With her head in her hands at the end of a makeshift conference table, a veteran social worker named Michelle looks up and sighs, “We long for the days of heroin.”

Two hours later, a lighter flickers with metronome cadence from beneath a ragged blanket a few feet from the entrance of the homeless shelter. The Director pulls back his covering without a flinch.

I wonder about my safety.

It’s fentanyl.

It’s everywhere.

A man smokes fentanyl in Española, N.M., on March 8. (Francine Orr / Los Angeles Times)

As head of Telos Consulting, I’m honored to serve this client, the city’s only homeless shelter and drug rehabilitation facility in a town infamous for poverty and generational drug addiction stemming from the days of the Chinese railroad, Española, New Mexico.

The LA Times article from March couldn’t have a more apt heading: Can this town save itself from fentanyl addiction? The race to turn around a threatened community.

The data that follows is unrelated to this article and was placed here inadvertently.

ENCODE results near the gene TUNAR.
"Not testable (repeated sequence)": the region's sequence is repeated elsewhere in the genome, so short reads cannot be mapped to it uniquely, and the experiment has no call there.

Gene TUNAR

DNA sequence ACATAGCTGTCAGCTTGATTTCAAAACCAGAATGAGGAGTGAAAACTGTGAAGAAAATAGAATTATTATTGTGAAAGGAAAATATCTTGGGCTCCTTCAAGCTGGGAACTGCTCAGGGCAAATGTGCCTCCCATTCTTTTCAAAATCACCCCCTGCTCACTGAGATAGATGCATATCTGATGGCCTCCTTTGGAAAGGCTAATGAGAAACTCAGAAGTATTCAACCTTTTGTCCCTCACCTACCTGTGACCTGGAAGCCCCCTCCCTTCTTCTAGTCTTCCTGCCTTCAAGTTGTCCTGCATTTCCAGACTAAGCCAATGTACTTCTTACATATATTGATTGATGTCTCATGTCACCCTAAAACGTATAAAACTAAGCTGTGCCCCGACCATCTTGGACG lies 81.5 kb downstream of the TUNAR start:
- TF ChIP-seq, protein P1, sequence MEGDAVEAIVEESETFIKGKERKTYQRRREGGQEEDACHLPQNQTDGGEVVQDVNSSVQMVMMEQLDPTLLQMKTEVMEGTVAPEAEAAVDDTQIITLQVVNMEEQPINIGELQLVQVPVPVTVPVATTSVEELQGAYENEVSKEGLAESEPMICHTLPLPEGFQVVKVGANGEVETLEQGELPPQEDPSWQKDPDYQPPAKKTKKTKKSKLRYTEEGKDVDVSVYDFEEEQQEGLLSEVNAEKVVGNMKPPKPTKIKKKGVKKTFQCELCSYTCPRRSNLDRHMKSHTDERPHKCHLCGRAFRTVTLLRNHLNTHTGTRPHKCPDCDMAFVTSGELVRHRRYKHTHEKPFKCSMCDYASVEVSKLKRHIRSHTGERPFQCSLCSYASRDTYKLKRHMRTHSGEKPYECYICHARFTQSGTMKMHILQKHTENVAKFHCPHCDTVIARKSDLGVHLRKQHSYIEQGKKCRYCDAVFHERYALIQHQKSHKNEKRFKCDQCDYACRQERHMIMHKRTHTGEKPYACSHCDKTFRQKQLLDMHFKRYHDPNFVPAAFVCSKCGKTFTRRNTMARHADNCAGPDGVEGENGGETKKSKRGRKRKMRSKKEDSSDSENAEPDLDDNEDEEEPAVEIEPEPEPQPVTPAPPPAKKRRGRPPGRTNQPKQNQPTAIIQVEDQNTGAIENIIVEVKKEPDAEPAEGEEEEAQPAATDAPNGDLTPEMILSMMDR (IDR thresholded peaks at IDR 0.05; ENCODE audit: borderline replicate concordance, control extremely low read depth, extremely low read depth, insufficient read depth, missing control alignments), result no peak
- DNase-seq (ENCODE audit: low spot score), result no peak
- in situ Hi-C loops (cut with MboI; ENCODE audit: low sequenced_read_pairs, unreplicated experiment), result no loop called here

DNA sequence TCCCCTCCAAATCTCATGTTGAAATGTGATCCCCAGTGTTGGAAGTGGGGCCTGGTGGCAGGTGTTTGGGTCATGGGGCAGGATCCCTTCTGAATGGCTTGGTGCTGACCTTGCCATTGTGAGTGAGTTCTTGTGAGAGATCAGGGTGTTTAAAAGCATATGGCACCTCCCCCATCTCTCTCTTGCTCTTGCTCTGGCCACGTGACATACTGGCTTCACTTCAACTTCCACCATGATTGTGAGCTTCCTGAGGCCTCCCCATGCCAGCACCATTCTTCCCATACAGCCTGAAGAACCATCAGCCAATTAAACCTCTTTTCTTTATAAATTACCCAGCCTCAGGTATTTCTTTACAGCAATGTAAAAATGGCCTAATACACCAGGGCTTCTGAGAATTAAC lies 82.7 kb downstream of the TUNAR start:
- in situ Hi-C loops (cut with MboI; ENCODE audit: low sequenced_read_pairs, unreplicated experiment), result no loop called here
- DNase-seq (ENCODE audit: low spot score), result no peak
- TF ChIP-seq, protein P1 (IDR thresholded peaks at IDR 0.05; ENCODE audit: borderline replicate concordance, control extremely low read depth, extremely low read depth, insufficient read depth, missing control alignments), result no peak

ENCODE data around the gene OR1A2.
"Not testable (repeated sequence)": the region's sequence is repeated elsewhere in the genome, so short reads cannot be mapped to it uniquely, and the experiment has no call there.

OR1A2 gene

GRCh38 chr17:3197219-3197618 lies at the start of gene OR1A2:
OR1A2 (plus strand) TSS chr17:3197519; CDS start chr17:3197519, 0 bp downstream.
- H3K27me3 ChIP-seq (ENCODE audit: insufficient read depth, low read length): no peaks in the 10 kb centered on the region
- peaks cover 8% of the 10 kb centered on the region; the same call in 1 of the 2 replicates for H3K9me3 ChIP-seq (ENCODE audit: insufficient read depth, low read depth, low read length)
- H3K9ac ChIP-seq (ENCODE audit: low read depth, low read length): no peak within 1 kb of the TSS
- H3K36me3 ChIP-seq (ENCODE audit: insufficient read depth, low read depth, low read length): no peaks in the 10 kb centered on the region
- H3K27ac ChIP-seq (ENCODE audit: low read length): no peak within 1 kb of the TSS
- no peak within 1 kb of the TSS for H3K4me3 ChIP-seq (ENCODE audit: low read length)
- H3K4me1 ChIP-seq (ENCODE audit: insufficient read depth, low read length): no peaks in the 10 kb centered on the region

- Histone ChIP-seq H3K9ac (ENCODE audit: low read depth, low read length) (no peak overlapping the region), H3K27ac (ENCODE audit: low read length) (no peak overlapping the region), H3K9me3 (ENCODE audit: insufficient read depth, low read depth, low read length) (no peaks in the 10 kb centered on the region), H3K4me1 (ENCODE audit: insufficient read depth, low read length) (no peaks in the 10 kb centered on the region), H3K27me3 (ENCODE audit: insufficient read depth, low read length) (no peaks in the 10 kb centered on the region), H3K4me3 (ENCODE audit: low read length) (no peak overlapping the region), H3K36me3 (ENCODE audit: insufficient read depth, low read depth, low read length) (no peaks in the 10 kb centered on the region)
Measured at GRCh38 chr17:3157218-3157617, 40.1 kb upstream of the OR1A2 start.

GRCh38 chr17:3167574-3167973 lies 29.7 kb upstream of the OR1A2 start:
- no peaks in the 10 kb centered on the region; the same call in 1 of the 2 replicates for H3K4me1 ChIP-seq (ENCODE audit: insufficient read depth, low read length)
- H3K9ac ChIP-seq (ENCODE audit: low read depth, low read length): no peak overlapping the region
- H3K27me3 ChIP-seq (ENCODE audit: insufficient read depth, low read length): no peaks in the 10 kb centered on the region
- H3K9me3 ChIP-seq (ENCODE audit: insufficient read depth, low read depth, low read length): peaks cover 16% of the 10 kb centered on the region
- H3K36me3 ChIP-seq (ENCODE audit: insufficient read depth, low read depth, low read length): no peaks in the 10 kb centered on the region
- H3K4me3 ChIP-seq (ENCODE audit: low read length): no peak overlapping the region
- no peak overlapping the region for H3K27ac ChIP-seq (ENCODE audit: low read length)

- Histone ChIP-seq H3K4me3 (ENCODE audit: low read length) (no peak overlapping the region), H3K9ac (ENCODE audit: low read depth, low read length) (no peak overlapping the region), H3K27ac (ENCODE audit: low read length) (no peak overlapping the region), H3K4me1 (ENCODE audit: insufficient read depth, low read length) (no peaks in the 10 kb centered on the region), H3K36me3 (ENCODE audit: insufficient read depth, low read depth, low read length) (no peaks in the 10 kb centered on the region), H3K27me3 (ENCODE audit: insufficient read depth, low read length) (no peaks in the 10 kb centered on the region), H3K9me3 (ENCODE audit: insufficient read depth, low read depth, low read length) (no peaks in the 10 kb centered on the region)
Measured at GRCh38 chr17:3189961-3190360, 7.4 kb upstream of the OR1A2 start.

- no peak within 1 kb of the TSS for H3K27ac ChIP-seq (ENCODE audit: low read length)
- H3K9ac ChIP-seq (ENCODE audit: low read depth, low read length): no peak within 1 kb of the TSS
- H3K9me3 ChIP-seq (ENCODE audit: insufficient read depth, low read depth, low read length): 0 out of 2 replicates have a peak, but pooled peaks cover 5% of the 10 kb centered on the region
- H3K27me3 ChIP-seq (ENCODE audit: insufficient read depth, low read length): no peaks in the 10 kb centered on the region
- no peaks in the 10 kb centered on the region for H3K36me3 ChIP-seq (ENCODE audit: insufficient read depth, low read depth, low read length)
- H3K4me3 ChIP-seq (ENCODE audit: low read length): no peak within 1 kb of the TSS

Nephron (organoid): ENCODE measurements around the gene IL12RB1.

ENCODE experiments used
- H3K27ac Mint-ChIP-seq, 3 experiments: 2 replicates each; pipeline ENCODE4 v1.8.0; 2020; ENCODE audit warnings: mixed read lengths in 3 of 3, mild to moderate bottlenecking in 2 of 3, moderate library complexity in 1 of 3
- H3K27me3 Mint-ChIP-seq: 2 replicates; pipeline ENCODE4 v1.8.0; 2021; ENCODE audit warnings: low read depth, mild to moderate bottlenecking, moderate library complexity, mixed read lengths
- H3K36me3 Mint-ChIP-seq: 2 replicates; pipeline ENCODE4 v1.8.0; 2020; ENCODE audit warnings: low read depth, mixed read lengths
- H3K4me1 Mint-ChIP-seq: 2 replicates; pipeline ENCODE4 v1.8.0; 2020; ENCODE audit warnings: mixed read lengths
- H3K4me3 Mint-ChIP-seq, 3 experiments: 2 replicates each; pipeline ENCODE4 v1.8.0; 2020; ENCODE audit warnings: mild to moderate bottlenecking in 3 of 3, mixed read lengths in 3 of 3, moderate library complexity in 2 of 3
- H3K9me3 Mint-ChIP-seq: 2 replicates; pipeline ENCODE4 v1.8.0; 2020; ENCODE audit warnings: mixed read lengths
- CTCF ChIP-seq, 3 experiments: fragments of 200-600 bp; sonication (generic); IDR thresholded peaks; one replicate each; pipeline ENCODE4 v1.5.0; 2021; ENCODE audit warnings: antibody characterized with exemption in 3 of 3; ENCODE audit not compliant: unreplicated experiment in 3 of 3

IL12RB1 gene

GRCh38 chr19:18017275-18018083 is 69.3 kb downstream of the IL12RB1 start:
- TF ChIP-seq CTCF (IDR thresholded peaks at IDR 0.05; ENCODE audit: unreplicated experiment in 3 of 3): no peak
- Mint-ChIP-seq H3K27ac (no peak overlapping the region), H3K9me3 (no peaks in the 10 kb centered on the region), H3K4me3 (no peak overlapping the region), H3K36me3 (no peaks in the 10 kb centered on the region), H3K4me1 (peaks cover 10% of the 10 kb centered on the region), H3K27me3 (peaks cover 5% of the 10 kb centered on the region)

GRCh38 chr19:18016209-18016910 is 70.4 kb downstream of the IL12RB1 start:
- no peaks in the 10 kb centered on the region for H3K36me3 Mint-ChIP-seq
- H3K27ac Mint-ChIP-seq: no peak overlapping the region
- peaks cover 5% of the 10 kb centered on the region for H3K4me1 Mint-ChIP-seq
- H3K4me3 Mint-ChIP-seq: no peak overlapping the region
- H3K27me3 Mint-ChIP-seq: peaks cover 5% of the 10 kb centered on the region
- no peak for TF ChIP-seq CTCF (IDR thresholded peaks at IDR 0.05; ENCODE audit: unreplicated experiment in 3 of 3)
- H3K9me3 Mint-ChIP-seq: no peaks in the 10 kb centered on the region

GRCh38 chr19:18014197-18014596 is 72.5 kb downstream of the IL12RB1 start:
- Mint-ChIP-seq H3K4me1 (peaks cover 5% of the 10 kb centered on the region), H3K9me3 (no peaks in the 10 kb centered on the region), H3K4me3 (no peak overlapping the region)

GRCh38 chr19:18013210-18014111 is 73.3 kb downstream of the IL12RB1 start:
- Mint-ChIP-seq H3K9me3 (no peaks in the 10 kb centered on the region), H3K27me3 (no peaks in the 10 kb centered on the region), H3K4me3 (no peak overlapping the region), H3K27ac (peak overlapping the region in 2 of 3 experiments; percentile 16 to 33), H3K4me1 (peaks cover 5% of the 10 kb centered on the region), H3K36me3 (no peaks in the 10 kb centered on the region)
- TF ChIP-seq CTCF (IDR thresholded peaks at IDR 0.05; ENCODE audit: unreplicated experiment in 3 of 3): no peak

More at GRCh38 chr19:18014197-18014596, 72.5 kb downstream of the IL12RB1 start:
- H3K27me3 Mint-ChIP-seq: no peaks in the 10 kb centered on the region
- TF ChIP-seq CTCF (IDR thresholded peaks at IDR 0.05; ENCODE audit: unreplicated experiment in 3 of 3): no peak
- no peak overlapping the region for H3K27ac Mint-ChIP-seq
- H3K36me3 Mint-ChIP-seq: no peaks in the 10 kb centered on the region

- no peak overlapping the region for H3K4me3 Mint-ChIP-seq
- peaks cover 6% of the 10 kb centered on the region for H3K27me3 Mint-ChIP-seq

Stories of overdoses. Stories of death. Looks of despair. And no big city nearby to provide funding, volunteers, or basic awareness.

I’ve worked in all the major cities: Los Angeles, New York, Chicago. None can compare to this.

How to describe the insidiousness of fentanyl? Fifty times — fifty times more powerful than heroin. Forty years ago, a gram of pure heroin cost around $2,000. Today, about $500. Fentanyl, a small fraction of that.

You never give up hope. And you always utilize proven best practices in both services and development.

Can this town save itself from fentanyl addiction?

I believe we will.